The biggest obstacle for AMD here in the long-term is in fact NVIDIA. NVIDIA also supports native FP16 operations, however unlike AMD, they restrict it to their dedicated compute GPUs (GP100 & GV100). GP104, by comparison, offers a painful 1/64th native FP16 rate, making it just useful enough for compatibility/development purposes, but not fast enough for real-world use. So for AMD there’s a real risk of developers not bothering with FP16 support when 70% of all GPUs sold similarly don’t support it. It will be an uphill battle, but one that can significantly improve AMD’s performance if they can win it, and even more so if NVIDIA chooses not to budge on their position.

Though overall it’s important to keep in mind here that even in the best case scenario, only some operations in a game are suitable for FP16. So while FP16 execution is twice as fast as FP32 execution on paper specifically for a compute task, the percentage of such calculations in a game will be lower. In AMD’s own slide deck, they illustrate this, pointing out that using 16-bit functions makes specific rendering steps of 3DMark Serra 20-25% faster, and those are just parts of a whole.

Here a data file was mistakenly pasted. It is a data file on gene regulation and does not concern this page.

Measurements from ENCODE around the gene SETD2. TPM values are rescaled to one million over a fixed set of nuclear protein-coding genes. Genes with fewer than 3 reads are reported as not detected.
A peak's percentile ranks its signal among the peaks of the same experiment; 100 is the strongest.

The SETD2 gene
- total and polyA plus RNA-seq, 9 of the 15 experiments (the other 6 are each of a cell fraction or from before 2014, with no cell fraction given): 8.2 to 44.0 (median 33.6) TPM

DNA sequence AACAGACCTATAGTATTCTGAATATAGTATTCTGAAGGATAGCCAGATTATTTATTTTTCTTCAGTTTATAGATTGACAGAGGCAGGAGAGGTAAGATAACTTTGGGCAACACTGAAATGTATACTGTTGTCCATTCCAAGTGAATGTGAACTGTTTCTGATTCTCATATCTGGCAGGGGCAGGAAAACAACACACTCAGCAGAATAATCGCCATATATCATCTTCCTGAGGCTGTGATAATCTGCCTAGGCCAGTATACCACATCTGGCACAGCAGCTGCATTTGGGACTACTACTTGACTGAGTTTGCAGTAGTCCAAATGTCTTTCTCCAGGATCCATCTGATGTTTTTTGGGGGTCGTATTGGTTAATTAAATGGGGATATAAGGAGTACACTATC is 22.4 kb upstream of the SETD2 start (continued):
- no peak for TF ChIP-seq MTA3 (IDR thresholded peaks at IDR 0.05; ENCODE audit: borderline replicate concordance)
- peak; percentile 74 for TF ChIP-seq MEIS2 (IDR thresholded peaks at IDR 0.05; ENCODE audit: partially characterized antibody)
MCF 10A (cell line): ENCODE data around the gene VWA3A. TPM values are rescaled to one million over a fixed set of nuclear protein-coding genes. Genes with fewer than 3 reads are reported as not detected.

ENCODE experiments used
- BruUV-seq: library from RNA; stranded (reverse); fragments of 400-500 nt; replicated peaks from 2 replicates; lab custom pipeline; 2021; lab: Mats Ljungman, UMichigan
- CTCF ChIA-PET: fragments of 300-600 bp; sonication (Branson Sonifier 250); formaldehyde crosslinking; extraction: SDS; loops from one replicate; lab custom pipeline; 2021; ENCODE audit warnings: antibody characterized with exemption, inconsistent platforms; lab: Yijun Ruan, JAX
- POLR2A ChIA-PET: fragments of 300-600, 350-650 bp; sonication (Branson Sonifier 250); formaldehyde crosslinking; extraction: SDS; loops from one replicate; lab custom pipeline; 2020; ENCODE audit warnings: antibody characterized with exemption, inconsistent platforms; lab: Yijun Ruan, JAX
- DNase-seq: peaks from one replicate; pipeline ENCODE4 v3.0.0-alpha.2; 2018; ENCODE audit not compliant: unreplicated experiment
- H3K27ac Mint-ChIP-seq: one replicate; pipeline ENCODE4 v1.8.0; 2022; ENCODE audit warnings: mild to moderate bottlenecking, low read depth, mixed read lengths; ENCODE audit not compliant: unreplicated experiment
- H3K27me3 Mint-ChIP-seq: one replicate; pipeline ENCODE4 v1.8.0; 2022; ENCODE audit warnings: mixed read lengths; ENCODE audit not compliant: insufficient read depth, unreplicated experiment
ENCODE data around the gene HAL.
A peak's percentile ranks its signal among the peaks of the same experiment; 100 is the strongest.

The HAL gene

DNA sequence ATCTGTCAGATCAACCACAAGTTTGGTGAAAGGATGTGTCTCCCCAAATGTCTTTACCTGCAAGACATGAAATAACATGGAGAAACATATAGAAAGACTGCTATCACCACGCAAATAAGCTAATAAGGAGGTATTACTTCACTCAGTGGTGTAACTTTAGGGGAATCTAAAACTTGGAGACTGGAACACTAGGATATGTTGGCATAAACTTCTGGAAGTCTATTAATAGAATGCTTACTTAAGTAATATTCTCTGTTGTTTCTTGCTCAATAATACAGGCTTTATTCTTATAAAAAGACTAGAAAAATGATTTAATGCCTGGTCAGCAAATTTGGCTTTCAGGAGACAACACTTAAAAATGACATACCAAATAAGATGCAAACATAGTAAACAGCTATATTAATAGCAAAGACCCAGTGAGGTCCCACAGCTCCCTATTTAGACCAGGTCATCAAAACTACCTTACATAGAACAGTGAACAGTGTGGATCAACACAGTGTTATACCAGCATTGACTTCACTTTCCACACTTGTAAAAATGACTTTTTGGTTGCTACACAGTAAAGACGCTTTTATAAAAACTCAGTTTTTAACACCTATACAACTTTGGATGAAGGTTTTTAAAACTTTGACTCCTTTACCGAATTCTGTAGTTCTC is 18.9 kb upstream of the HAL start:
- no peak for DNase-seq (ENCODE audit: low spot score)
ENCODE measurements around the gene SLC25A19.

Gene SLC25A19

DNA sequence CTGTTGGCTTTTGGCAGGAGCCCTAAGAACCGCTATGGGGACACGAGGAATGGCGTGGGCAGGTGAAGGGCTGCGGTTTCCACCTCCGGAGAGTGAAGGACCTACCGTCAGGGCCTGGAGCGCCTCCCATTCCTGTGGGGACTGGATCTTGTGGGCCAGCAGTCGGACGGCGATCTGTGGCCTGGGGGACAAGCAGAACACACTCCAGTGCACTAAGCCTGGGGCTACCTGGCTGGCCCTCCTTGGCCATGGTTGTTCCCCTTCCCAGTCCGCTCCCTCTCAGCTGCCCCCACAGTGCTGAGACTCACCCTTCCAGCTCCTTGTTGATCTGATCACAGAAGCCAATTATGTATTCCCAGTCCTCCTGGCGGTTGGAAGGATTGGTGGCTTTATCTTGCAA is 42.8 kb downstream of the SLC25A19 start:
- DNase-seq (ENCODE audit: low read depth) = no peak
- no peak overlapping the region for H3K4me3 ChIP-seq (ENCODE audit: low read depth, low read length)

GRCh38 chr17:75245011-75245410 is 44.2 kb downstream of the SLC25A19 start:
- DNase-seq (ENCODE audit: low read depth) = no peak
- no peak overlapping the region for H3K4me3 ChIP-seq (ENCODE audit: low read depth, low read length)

Moving on, AMD is also offering limited native 8-bit support via a pair of specific instructions. On Vega the Quad Sum of Absolute Differences (QSAD) and its masked variant can be executed on Vega in a highly packed form using 8-bit integers. SADs are a rather common image processing operation, and are particularly relevant for AMD’s Instinct efforts since they are used in image recognition (a major deep learning task).

Finally, let’s talk about API support for FP16 operations. The situation isn’t crystal-clear across the board, but for certain types of programs, it’s possible to use native FP16 operations right now.

Surprisingly, native FP16 operations are not currently exposed to OpenCL, according to AIDA64. So within a traditional AMD compute context, it doesn’t appear to be possible to use them. This obviously is not planned to remain this way, and while AMD hasn’t been able to offer more details by press time, I expect that they’ll expose FP16 operations under OpenCL (and ROCm) soon enough.

Meanwhile, High Level Shader Model 5.x, which is used in DirectX 11 and 12, does support native FP16 operations. And so does Vulkan, for that matter. So it is possible to use FP16 right now, even in games. Running SiSoftware’s Sandra GP GPU benchmark with a DX compute shader shows a clear performance advantage, albeit not a complete 2x advantage, with the switch to FP16 improving compute throughput by 70%.

However based on some other testing, I suspect that native FP16 support may only be enabled/working for compute shaders at this time, and not for pixel shaders. In which case AMD may still have some work to do. But for developers, the message is clear: you can take advantage of fast FP16 performance today.

The Vega Architecture: AMD’s Brightest Day Sizing Up Today’s Launch: RX Vega 64 & RX Vega 56